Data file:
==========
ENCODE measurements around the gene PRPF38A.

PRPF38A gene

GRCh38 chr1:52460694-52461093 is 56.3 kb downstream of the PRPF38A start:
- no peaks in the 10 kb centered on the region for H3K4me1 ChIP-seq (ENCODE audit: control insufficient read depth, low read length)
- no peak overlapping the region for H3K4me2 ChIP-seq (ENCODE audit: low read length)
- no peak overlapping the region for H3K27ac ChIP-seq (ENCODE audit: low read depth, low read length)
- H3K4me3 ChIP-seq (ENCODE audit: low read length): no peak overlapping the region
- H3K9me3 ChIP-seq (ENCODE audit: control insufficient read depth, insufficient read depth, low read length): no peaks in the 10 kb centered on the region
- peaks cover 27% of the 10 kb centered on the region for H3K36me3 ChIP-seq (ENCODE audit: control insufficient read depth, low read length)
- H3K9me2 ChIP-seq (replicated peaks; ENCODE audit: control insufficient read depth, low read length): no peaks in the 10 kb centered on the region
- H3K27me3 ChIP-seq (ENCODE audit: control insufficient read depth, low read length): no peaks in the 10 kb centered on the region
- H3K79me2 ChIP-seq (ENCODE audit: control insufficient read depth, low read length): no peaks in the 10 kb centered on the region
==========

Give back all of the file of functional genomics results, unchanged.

ENCODE measurements around the gene PRPF38A.

PRPF38A gene

GRCh38 chr1:52460694-52461093 is 56.3 kb downstream of the PRPF38A start:
- no peaks in the 10 kb centered on the region for H3K4me1 ChIP-seq (ENCODE audit: control insufficient read depth, low read length)
- no peak overlapping the region for H3K4me2 ChIP-seq (ENCODE audit: low read length)
- no peak overlapping the region for H3K27ac ChIP-seq (ENCODE audit: low read depth, low read length)
- H3K4me3 ChIP-seq (ENCODE audit: low read length): no peak overlapping the region
- H3K9me3 ChIP-seq (ENCODE audit: control insufficient read depth, insufficient read depth, low read length): no peaks in the 10 kb centered on the region
- peaks cover 27% of the 10 kb centered on the region for H3K36me3 ChIP-seq (ENCODE audit: control insufficient read depth, low read length)
- H3K9me2 ChIP-seq (replicated peaks; ENCODE audit: control insufficient read depth, low read length): no peaks in the 10 kb centered on the region
- H3K27me3 ChIP-seq (ENCODE audit: control insufficient read depth, low read length): no peaks in the 10 kb centered on the region
- H3K79me2 ChIP-seq (ENCODE audit: control insufficient read depth, low read length): no peaks in the 10 kb centered on the region